Things improved dramatically with a well rehearsed and well played performance of Shostakovich’s Symphony No 11 'The Year 1905' – arguably the composer’s greatest symphony.

The distilled and brooding opening of the Palace Square: Adagio was well sustained with perfectly measured rock steady tempi, with the LSO violins playing with great sensitivity in setting the scene - even though they could not quite sustain the pp misterioso and could have been a bit more icy - as this is chilling music, depicting the snow-covered square in front of the Winter Palace. The stark, stabbing harps and distant trumpet calls had an eerie atmosphere, as did the sinister sounding timpani tapping out the menacing motto theme.

The percussion had a field day in 9 January: Allegro playing with great verve in the shattering climax depicting the moment when the troops attack the demonstrators. The bass drum and timpani (hard sticks) were particularly intense and unrelenting in their savagery. Kreizberg perfectly secured the taut and brute military march rhythms making this the most violent music ever written. After this violent out burst the noise is suddenly violently cut off into a distant sound haze of quite strings creating a breath-taking, nerve-wracking experience by being catapulted from one extreme mood to another.

In Memoriam: Adagio – the lament for the victims of the massacre - was well prepared and perfectly paced with carefully co-ordinated pizzicato grounding in celli and double-basses. The haunting theme itself was very well sustained in the violas.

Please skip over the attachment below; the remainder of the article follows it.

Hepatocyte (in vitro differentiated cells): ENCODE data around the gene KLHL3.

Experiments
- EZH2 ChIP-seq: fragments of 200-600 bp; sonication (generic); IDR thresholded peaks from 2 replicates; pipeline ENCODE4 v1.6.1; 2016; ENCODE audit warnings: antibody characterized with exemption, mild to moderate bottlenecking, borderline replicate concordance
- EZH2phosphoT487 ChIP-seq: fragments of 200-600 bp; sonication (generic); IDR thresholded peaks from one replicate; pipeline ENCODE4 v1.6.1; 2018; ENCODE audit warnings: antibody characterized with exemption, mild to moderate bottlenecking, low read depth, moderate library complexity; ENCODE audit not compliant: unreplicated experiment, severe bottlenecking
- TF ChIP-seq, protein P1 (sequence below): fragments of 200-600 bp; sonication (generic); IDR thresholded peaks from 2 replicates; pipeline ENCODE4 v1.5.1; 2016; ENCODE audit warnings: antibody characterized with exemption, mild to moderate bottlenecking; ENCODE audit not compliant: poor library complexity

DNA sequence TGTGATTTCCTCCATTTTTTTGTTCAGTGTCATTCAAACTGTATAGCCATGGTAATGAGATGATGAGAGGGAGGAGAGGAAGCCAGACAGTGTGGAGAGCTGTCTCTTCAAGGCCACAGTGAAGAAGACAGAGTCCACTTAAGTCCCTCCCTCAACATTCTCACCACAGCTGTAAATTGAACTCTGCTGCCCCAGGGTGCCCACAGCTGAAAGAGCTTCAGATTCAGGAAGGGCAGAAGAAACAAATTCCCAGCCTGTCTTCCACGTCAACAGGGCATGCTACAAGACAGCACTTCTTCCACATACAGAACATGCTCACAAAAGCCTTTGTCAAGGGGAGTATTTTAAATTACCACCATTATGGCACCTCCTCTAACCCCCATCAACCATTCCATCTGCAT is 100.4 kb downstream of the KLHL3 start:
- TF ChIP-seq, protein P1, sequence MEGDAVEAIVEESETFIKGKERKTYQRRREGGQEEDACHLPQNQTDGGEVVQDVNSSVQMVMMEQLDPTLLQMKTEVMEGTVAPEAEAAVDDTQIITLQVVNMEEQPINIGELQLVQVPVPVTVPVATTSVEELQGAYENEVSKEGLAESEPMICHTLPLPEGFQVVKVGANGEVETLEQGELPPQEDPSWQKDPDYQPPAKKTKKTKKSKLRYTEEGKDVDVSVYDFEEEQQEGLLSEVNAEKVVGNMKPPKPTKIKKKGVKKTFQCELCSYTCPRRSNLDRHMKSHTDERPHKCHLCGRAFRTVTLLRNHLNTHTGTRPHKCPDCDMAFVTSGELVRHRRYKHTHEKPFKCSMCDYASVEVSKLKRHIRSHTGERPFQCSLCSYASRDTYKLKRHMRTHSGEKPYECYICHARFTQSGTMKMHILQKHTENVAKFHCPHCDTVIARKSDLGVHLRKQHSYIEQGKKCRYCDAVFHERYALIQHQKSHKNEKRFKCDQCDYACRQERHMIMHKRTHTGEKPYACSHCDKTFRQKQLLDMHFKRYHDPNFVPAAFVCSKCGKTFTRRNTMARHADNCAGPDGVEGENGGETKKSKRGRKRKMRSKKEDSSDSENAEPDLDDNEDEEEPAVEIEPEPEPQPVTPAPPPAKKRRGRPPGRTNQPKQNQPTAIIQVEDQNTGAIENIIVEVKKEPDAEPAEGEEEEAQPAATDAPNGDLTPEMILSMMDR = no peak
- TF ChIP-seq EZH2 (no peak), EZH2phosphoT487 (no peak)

The concluding build-up 'Greeting to Thee, unfettered Freedom.' (Allegro non troppo) was again well sustained, although some of the contrapuntal writing in brass and strings was not always incisive, or clear enough. Towards the end the slow passage was deeply moving with an appropriately alien sounding cor anglais.

I have not heard the opening of Tocsin: Allegro non troppo executed with such attack from the punctuating brass and stabbing cellos and double-basses: here the strings had the appropriate grainy tough ruggedness so rarely heard and Kreizberg wisely maintained a good Allegro non troppo.

The mournful cor anglais theme and final descending
figurations in contra bassoons and bass clarinets were well projected producing sinister sounds. The clanging bells and percussion were well balanced in the concluding passages with the work coming to a shattering conclusion. This was an intensely moving performance, expressively played and greeted with appreciative applause.

Alex Russell

Further listening

Beethoven: Piano Concerto No. 5 ‘Emperor’; Piano Concertos 3 & 4; Claudio Arrau, (piano), Philharmonia Orchestra, Otto Klemperer (conductor): Testament: 1351.

Shostakovich: Symphony No. 11 in G minor Op. 103, The Year 1905, London Symphony Orchestra, Mstislav Rostropovich (conductor): Recorded live March 2002, Barbican, London.

Shostakovich: Symphony No. 11 in G minor Op. 103, The Year 1905, St. Petersburg Philharmonic Orchestra, Vladimir Ashkenazy (conductor). Decca: 448 179-2.


Back to the Top     Back to the Index Page





Contributors: Marc Bridle (North American Editor), Martin Anderson, Patrick Burnson, Frank Cadenhead, Colin Clarke, Paul Conway, Geoff Diggines, Sarah Dunlop, Evan Dickerson Melanie Eskenazi (London Editor) Robert J Farr, Abigail Frymann, Göran Forsling, Simon Hewitt-Jones, Bruce Hodges,Tim Hodgkinson, Martin Hoyle, Bernard Jacobson, Tristan Jakob-Hoff, Ben Killeen, Bill Kenny (Regional Editor), Ian Lace, Jean Martin, John Leeman, Neil McGowan, Bettina Mara, Robin Mitchell-Boyask, Simon Morgan, Aline Nassif, Anne Ozorio, Ian Pace, John Phillips, Jim Pritchard, John Quinn, Peter Quantrill, Alex Russell, Paul Serotsky, Harvey Steiman, Christopher Thomas, John Warnaby, Hans-Theodor Wolhfahrt, Peter Grahame Woolf (Founder & Emeritus Editor)